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Nutting Song
Paul Laurence Dunbar


The November sun invites me,
And although the chill wind smites me,
I will wander to the woodland
Where the laden trees await;
And with loud and joyful singing
I will set the forest ringing,
As if I were king of Autumn,
And Dame Nature were my mate, —

While the squirrel in his gambols
Fearless round about me ambles,
As if he were bent on showing
In my kingdom he'd a share;
While my warm blood leaps and dashes,
And my eye with freedom flashes,
As my soul drinks deep and deeper
Of the magic in the air.

There's a pleasure found in nutting,
All life's cares and griefs outshutting,
That is fuller far and better
Than what prouder sports impart.
Who could help a carol trilling
As he sees the baskets filling?
Why, the flow of song keeps running
O'er the high walls of the heart.

So when I am home returning,
When the sun is lowly burning,
I will once more wake the echoes
With a happy song of praise, —
For the golden sunlight blessing,
And the breezes' soft caressing,
And the precious boon of living
In the sweet November days.

This poem is in the public domain.

Paul Laurence Dunbar (1872-1906) was from Ohio. He wrote his first poem at the age of six, was editor of his high school newspaper, and published his first book at twenty. His writing attracted attention from the very beginning, and Paul became well-known in both America and around the world. Like James Whitcomb Riley, who was a fan of his young contemporary's work, Paul wrote many of his poems in dialect. Besides a dozen books of poetry, Paul wrote four short story collections, five novels, a play, and the first  Broadway musical ever written and performed by African-Americans. A tremendously successful poet whose work was being published in all the major literary publications of his day, Paul's life was cut tragically short by tuberculosis.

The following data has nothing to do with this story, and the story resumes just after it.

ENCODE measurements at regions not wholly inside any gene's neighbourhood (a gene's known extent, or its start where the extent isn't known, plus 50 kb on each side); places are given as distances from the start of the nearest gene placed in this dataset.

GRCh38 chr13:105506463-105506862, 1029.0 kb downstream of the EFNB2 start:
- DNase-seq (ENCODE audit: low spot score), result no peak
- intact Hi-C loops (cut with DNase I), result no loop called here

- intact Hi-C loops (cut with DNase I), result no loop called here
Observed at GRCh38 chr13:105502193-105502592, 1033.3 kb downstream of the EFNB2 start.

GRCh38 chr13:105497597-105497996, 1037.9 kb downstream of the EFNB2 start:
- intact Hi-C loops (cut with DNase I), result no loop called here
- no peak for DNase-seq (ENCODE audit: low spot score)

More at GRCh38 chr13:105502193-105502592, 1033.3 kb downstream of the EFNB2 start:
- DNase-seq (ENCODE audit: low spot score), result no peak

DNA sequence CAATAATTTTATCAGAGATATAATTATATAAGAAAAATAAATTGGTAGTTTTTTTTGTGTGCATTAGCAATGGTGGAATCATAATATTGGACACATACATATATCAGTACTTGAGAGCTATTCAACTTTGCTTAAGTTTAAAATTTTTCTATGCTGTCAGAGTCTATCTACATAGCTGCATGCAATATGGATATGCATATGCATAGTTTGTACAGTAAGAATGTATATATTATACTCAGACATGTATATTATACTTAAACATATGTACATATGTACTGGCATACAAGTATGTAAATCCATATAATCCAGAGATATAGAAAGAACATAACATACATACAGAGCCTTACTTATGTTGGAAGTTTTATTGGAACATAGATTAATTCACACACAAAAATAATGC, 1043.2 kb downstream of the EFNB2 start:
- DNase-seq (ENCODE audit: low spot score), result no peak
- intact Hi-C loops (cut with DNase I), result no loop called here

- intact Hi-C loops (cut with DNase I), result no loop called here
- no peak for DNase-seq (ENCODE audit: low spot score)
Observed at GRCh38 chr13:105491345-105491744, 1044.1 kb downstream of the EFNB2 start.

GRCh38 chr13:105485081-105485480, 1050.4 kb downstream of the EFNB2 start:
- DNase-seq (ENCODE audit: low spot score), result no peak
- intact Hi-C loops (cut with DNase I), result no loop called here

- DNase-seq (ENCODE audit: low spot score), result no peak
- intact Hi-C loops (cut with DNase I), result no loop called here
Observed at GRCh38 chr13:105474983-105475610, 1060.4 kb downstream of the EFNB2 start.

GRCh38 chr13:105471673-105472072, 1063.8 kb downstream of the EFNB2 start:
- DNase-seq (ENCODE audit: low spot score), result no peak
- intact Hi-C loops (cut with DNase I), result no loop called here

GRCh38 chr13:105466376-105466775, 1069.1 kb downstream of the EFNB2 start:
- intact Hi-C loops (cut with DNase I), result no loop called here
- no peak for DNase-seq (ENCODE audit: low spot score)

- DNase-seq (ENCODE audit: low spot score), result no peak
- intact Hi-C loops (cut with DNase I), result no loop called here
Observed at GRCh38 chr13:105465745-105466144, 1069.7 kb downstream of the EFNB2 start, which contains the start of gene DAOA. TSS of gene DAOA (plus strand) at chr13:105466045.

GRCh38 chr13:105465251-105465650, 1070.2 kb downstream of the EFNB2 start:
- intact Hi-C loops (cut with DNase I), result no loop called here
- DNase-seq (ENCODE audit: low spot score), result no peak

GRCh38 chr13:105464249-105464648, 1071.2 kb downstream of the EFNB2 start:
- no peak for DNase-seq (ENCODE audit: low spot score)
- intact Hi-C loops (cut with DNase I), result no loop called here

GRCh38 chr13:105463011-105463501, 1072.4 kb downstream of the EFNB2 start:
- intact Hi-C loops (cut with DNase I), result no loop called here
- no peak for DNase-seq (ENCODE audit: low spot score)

Post New Comment:
Darrell Arnold:
When I see Dunbar's name come up on Jayne's intro to the poems, I can't wait to click on it and see another beautifully crafted, brilliantly conceived, thoughtful poem. I reckon it's time I ordered Dunbar's book of poetry.
Posted 11/15/2023 12:13 AM
What a delightful poem, and a perfect description of a delightful day! Thank you, Jayne!
Posted 11/10/2023 11:43 PM
WOW! Would that I could rhyme as well as Mr. Dunbar . . . what a delight!
Posted 11/10/2023 05:28 PM
To say merely that Dunbar was a great poet would be an understatement! This skillfully-written poem flows like a lovely brook and thrills me to the core!
Posted 11/10/2023 10:37 AM
Tom Sharpe:
Love the rhythm and the rhyme And the story of this time
Posted 11/10/2023 09:55 AM
I love this poet's work!!
Posted 11/10/2023 09:24 AM
Wilda Morris:
A beautiful poem! Thanks for sharing it.
Posted 11/10/2023 08:54 AM
Larry Schug:
We seem to have "evolved" to the point that we get more pleasure from our phones tan we would nutting, as described in this magnificent poem. Maybe Dunbar's message from the past will inspire a modern person to learn from it. I think he gained more knowledge in an afternoon a life than some of us gather in a life time (ok,slight exaggeration). I very much like this poem.
Posted 11/10/2023 07:58 AM
Perfect! I now have something to strive for!
Posted 11/10/2023 07:12 AM

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